Pitchers learn and develop different pitches, and they do so at varying stages of their lives. It might be a curveball in high school, a cutter in college, or a changeup in A-ball. Sometimes the addition or refinement is a natural progression — graduating from Pitching 101 to advanced course work — and often it’s a matter of necessity. In order to get hitters out as the quality of competition improves, a pitcher needs to optimize his repertoire.
Jerry Blevins, Mets
“The story starts as a kid. You start learning about curveballs, and the reason mine is big and slow is because I wanted to visualize it. A lot of those smaller breaking balls you don’t really see from the perspective of a pitcher. I wanted to see the big break. That’s why mine is how it is.
“Did anyone ever try to change that? All the time. Every step of the way, coming through the minor leagues. Even in high school and little league. They were always telling me, ‘Look, you need something tighter.’ I always fought against that, and I think it’s done me well.
“I do throw different variations of it. Different shapes. It’s one of those things where you read a hitter. You read a swing and slow a guy down, you read a swing and speed him up. You do that with arm speed, hand speed, release. A little of everything.
“The grip is always the same. I don’t put the second finger down. Sometimes if I want to speed it up a little, I’ll apply more pressure — I’ll bring my other finger down a little bit onto the ball — but I mostly throw it with my middle finger across. So I will tweak. The pitch has kept me in the game for a long time. I’m 35 now.”
Taylor Guerrieri, Blue Jays
“My curveball grip was self taught. When I was 12 years old, my dad and I were throwing in our front yard. It was the first day I was allowed to throw curveballs and he said, ‘Get something that’s tight in your hand, and make sure you can spin it.’ The first thing I did was grip it and roll it deep in the palm of my hand. That’s kind of what I came up with, and I’ve been throwing it that way ever since.
“I want all the pressure to be on the middle finger. Whenever it comes out of there, it feels like it just shoots off. The ideal is to get as much spin on it as possible. The more spin you have, with the right hand placement… that’s going to equal more depth. More spin, more depth.
“That middle finger causes most of the spin, so if you can wedge it in between the ring and the middle… personally, that’s where I get the most spin. I haven’t gotten too in depth with it, but I think I have one of the better spin rates on my curveball. I think I’ve been around 3,100.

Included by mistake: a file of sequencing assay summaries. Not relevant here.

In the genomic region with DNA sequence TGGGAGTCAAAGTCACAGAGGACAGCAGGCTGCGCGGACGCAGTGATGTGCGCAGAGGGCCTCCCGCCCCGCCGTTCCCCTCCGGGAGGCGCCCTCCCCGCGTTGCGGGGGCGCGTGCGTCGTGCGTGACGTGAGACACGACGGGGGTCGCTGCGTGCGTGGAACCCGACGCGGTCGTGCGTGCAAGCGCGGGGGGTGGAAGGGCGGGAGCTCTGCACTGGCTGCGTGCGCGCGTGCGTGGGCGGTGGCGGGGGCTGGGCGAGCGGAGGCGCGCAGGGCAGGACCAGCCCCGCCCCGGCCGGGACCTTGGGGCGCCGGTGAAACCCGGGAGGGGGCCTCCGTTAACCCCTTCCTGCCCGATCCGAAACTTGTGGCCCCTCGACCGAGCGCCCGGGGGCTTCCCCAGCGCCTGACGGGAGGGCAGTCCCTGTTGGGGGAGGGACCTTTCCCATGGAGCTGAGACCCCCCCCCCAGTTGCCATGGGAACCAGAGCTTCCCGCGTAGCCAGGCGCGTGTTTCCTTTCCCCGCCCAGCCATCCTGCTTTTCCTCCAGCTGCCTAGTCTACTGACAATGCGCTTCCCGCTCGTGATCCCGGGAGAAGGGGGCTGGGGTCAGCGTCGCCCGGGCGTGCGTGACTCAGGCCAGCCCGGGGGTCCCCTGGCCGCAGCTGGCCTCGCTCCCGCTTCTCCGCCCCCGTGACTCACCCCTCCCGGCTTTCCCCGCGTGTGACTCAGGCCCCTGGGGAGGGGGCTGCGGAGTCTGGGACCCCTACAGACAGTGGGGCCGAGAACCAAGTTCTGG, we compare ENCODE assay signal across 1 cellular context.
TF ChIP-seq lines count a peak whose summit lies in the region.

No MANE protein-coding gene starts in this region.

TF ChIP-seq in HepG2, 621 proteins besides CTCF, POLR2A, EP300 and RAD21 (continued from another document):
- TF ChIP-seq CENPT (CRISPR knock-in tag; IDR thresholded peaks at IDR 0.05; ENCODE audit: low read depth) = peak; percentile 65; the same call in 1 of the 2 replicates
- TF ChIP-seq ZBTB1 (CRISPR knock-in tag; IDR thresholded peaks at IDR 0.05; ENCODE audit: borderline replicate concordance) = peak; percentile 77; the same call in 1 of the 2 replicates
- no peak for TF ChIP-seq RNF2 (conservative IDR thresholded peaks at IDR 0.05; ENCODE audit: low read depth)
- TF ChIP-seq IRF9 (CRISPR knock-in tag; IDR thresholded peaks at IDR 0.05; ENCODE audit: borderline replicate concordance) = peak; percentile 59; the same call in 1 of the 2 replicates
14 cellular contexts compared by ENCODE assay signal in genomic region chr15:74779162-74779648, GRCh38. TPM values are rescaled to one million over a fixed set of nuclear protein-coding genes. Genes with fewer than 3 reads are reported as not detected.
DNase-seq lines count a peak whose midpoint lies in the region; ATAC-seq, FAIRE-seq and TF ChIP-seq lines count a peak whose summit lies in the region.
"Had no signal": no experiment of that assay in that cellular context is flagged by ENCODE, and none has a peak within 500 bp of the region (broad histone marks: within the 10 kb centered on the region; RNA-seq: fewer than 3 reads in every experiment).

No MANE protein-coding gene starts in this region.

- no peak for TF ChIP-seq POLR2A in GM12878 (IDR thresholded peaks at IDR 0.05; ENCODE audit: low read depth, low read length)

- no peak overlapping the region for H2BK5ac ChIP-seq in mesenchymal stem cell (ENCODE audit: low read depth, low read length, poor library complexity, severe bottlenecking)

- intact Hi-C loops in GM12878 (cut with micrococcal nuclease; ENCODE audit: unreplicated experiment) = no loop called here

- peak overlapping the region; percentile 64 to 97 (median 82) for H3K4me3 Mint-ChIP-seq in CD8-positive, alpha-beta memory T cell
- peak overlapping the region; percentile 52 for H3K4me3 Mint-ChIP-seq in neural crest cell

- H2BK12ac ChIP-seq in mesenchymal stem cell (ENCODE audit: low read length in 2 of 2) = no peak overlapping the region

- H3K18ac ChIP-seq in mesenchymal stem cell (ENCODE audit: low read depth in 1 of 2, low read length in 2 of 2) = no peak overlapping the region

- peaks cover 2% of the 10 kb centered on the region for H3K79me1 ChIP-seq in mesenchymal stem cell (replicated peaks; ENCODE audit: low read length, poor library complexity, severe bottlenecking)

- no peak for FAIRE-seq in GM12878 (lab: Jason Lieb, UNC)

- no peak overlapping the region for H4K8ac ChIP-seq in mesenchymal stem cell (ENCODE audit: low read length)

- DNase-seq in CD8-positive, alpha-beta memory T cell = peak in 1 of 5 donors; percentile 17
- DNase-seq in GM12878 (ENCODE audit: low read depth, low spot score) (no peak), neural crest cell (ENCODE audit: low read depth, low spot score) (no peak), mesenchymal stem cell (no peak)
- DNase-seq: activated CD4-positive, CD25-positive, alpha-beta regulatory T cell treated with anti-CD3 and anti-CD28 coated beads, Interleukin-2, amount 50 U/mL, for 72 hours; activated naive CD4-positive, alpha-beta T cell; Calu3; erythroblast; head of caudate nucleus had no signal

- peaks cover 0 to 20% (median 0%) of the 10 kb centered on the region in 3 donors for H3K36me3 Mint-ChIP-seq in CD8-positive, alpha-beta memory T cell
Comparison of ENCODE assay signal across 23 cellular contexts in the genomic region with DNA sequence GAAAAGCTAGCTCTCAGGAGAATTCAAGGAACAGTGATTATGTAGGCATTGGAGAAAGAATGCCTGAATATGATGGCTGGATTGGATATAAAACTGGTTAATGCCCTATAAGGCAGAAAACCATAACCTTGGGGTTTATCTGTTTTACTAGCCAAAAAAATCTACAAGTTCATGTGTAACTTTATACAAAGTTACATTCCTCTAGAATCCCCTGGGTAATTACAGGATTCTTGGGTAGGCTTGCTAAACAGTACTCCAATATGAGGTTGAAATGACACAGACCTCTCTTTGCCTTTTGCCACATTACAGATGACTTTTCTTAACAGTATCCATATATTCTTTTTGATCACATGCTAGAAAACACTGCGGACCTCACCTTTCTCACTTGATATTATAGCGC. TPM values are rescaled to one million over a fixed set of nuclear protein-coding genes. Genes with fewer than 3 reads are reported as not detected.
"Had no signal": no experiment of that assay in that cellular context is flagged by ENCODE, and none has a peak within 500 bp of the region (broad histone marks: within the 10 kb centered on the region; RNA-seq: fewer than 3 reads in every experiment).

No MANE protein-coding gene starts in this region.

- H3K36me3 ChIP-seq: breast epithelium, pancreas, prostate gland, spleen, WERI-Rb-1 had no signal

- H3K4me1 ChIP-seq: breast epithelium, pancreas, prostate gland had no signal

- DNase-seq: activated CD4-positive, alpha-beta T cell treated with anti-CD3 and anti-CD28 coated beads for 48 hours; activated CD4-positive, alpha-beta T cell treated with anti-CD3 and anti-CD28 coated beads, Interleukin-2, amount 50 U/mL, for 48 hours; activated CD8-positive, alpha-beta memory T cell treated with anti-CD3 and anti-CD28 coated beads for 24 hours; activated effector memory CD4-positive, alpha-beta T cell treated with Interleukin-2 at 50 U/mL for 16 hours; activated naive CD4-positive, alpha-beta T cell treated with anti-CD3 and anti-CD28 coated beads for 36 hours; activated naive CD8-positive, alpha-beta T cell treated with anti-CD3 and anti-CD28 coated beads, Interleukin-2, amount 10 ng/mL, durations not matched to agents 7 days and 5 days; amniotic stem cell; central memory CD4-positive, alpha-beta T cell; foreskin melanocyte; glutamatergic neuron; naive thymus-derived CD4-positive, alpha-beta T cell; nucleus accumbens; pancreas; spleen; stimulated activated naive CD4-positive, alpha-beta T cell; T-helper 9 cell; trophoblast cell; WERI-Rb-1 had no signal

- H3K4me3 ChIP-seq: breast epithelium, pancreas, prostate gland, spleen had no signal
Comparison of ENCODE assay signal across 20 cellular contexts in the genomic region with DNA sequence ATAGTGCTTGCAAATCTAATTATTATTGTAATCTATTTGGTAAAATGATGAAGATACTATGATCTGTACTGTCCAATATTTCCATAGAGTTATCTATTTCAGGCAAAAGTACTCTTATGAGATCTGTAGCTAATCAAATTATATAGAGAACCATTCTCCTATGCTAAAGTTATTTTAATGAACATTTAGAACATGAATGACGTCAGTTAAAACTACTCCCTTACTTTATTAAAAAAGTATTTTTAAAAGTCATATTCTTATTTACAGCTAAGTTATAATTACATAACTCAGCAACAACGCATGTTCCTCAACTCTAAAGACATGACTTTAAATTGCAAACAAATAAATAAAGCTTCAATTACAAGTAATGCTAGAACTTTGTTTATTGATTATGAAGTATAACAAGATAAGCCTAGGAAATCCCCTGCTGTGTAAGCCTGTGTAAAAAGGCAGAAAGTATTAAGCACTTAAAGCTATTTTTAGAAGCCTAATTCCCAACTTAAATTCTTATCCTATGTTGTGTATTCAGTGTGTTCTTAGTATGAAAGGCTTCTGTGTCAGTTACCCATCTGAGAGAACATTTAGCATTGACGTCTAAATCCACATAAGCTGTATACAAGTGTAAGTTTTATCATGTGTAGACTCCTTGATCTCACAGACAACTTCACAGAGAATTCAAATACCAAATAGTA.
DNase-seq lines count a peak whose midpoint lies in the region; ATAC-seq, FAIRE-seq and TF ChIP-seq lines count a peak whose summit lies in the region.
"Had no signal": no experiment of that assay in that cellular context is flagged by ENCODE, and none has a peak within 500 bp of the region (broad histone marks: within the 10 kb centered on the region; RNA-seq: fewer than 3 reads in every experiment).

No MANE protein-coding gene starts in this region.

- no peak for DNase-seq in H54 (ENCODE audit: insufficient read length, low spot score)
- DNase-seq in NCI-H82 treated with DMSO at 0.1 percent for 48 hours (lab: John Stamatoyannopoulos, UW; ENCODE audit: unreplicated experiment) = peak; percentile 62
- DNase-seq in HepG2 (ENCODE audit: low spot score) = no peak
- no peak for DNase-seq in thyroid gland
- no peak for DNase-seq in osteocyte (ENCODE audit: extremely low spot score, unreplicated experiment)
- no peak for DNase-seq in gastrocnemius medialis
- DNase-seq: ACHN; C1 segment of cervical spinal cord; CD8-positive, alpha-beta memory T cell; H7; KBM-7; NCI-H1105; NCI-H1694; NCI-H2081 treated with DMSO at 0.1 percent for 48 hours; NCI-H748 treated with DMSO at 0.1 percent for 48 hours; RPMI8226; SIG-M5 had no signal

“Where I place my finger on the ball will change a little bit. Sometimes if I put it on the horseshoe it will spin more — it might have a little tighter spin with more depth. Sometimes, if I put it on the actual two seam, it will spin more. It just depends on the day, really. But the actual grip stays the same.
“I’ll show guys my grip when they come up ask how I throw my curveball. When that happens, they usually give me this look like, ‘Man, are you serious?’ It’s different, but it’s what works for me.”
Lance McCullers Jr., Astros
“After my freshman year of high school, I committed to the University of Florida as an infielder. I didn’t really pitch yet. But I would go to Perfect Game events and whatnot, and would throw hard from shortstop; I would get my velo up from shortstop. Then I started getting on the mound at those events and would be throwing 95-96, as a 16-year-old. At that point, no one really cared if I could play the infield or hit anymore. It all became about pitching. That’s when I met Jose Fernandez and started working out with him. That’s when I started making the transition.
“Going into my junior summer is when I really started pitching more. Our pitching coach, Geoff Goetz, who was the sixth-overall pick back in 1997, threw a spiked curveball, similar to how Drew Pomeranz throws his. He showed me the grip, told me to work on it, and I was feeling good with it, but it never really had the break I felt the pitch needed.
“One day I was out there messing around with it, and I put the spike in the middle of the seam instead of doing a full knuckle curve. I put my fingernail right in the middle of that seam, ripped over it, and it had the same spin as before — but with more depth and bite. And it was late. That was a very quick moment for me, the moment where it clicked. This was probably after a couple months of working on the other curveball and getting the spin.
“When you’re working flat ground, you’re looking for spin. If you can see movement, there’s going to be too much when you get on the mound. The hitters are going to be able to recognize that movement. So, if you’re on flat ground, working on a pitch — a sinker, a changeup, a curveball, whatever it is — just look at how it’s spinning. Is my two-seam spinning on the right axis? Is my curveball ripping over the way I want it to? If it is, that spin should translate over to the mound and to hitters not being able to recognize that pitch coming out of your hand.”
David Laurila grew up in Michigan's Upper Peninsula and now writes about baseball from his home in Cambridge, Mass. He authored the Prospectus Q&A series at Baseball Prospectus from December 2006-May 2011 before being claimed off waivers by FanGraphs. He can be followed on Twitter @DavidLaurilaQA.